Q: Whenever we pass in the hall, one of the old profs on my committee frowns, looks sickly, and squints. I think he hates me. But my roommate says that I shouldn’t “personalize,” and that “Dr. Sour’s” behavior...

  6. Foraging for an Academic Job
    (pp. 43-67)

    “You wouldn’t by any chance have a system by which every seventh person who e-mails you gets a tenure-track job, would you?” one reader wrote.

    Ms. Mentor wishes she did, although she does not know how she would hide it from the other six who did not get the job. The job market for new professors is capricious and cruel, and other writers to Ms. Mentor thinks she holds the magic key.

    She doesn’t.

    If you have an advanced degree in nursing or accounting, you can get a professorial job almost anywhere. If you’re in literature or American history, your...

  7. Love and Sex in Academia
    (pp. 68-93)

    In medieval times, we are told, the life of the mind was disconnected from that of the body. Monks, celibate, could contemplate. Nuns, celibate, could serve others. But of course men often loved men then, and nuns in the convents often loved one another deeply, and only recently have scholars uncovered the rich, varied, passionate, ennobling, and beautiful stories of same-sex love.

    Gossip mongers, meanwhile, know all too well the grisly story of Peter Abelard, the tutor to the brilliant linguist Heloise in twelfth-century Paris. After she gave birth to their child, her angry relatives castrated Abelard. The lovers were...

  8. You’re Hired! Early Years in a Strange New World
    (pp. 94-122)

    Q (from “Hotspur”): Because I wanted to get a jump on my new life, I moved to “Midsize University” in July. I’m a brand new assistant professor.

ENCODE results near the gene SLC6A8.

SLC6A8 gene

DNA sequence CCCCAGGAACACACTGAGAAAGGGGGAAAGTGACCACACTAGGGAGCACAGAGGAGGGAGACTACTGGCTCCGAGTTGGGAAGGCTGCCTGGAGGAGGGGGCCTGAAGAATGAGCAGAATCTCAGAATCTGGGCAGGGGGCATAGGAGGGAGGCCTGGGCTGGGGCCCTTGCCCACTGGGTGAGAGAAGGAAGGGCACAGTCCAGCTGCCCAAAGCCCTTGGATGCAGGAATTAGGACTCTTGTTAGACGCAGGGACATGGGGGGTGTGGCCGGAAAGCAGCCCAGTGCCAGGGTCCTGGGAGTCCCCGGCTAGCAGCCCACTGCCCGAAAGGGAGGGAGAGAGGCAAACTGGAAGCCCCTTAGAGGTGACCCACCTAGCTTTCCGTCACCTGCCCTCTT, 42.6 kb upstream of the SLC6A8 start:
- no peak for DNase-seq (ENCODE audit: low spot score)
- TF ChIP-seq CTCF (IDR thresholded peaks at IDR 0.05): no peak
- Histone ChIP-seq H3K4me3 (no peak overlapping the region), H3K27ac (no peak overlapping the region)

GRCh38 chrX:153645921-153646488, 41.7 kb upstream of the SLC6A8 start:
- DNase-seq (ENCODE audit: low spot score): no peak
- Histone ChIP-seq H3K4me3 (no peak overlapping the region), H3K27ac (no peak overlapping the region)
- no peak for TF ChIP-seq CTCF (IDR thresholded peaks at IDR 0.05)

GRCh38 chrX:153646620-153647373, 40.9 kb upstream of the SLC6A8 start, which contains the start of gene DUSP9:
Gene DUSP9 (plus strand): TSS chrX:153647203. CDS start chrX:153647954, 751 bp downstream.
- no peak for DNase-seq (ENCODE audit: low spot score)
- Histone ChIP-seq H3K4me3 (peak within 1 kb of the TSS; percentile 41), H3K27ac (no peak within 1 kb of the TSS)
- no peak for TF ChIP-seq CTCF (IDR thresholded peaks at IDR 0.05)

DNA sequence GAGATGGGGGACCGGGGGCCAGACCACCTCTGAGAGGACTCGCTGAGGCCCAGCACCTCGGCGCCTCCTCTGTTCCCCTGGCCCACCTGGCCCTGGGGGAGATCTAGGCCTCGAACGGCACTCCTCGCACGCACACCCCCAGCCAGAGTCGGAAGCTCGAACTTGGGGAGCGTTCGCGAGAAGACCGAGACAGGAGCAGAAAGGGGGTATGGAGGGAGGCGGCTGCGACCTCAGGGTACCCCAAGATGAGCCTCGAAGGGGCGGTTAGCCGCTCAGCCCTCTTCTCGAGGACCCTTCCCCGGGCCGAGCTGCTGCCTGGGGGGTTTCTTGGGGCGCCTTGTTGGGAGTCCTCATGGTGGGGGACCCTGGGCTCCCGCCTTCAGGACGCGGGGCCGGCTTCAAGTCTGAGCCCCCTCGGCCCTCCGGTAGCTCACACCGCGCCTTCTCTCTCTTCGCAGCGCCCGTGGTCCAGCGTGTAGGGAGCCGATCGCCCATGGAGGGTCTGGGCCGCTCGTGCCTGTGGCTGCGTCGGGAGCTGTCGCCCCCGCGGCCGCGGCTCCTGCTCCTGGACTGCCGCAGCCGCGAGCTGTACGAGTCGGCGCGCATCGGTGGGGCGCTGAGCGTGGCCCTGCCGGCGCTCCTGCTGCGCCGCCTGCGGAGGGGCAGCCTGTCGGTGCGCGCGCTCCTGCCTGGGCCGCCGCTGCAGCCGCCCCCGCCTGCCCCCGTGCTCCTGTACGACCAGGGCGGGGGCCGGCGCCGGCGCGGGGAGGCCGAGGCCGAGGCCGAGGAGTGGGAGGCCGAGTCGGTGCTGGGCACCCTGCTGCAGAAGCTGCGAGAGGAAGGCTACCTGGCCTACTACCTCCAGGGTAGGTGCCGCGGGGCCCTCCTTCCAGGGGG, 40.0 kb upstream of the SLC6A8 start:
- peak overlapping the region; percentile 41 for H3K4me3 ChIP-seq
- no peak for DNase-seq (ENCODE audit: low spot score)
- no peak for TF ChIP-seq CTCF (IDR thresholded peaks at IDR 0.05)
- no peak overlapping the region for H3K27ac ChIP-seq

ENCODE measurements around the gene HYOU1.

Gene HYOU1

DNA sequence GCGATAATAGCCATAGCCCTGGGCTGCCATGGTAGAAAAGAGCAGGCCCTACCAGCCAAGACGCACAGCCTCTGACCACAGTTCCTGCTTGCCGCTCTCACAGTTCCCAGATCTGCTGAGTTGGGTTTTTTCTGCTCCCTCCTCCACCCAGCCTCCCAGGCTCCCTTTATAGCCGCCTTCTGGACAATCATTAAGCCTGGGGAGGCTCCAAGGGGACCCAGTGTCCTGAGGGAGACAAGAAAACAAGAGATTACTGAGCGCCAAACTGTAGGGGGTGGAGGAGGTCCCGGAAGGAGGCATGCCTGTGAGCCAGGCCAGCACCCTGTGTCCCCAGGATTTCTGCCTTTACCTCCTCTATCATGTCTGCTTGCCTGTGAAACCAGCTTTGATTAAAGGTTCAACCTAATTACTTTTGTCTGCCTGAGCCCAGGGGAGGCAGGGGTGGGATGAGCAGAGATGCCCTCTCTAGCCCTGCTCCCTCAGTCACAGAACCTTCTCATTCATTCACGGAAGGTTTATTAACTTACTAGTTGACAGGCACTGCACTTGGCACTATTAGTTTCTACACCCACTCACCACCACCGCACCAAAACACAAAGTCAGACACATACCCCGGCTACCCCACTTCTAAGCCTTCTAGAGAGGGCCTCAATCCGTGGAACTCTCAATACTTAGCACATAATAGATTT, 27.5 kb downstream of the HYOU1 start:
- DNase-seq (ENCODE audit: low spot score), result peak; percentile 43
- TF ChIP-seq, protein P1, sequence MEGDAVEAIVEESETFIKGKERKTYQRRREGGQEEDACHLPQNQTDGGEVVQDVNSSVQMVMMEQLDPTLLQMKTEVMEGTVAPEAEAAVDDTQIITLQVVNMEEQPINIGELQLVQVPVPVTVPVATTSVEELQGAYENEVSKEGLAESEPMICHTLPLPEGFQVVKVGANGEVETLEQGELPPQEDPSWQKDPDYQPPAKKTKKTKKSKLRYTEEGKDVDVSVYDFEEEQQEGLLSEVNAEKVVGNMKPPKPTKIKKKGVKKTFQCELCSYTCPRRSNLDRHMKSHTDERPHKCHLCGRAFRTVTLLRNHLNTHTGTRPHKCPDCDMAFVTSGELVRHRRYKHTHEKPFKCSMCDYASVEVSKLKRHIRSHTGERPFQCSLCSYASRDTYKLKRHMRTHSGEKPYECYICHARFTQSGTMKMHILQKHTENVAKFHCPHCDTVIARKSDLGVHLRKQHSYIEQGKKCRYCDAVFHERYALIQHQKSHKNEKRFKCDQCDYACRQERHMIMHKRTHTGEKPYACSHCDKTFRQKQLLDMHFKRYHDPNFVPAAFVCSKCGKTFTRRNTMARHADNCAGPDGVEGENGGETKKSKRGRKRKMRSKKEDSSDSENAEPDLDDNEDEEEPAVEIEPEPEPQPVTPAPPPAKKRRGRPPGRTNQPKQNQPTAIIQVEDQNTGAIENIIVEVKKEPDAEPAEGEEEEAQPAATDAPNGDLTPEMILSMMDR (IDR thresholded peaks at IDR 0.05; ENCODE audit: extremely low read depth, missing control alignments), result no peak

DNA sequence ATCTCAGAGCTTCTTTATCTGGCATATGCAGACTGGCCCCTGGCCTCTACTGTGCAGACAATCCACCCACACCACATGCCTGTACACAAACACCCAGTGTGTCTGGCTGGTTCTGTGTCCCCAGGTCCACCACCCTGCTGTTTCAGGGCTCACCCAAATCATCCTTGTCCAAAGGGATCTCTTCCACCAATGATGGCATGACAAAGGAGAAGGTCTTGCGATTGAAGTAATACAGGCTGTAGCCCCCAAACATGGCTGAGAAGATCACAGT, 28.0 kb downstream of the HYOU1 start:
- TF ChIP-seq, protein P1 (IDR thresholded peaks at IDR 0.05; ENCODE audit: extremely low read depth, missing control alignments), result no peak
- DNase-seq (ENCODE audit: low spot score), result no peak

But in my very first week, I had a huge fight over a twenty-dollar purchase with my department chair, who informed me very rudely that I was “off to a bad start.” Since then, “Dr. Chair” has tried to keep me in the dark about how the university operates, so he can maintain power over me. He micromanages endlessly and refuses to believe we need a secretary for our department (seven faculty members),...

  9. The Fine and Quirky Art of Teaching
    (pp. 123-145)

    Victor is shy.

    On his first day of teaching, before his very first class, he lost his breakfast. On the way to the classroom, he broke into a sweat that left him bathed in ice-cold clothes by the end of the period. He had to lean against the wall as he struggled to walk, and colleagues kept stopping to ask, “Are you OK?”

    Once he got into the room, with twenty-five young students in their first college composition class, he sat down at the teacher’s desk, barricaded himself with books, and did not move for an hour. He said, “Hello,...

  10. Working and Playing Well with Others
    (pp. 146-174)

    You’ve all been taught how to behave, Ms. Mentor knows. You are supposed to be generous, brave, and serene. You clean up your own messes, listen to other people without interrupting, and treat everyone with kindness and compassion until they really piss you off.

    And then you write a nasty memo. And maybe you send it to the department e-mail list, but that was by accident. Really, it was.

    Many academic incivilities appear to happen by accident—even if they aren’t really accidental, such as treating female colleagues differently from male ones. Deirdre McCloskey, formerly the economist Donald McCloskey, noticed...

  11. Questions Great and Small
    (pp. 175-193)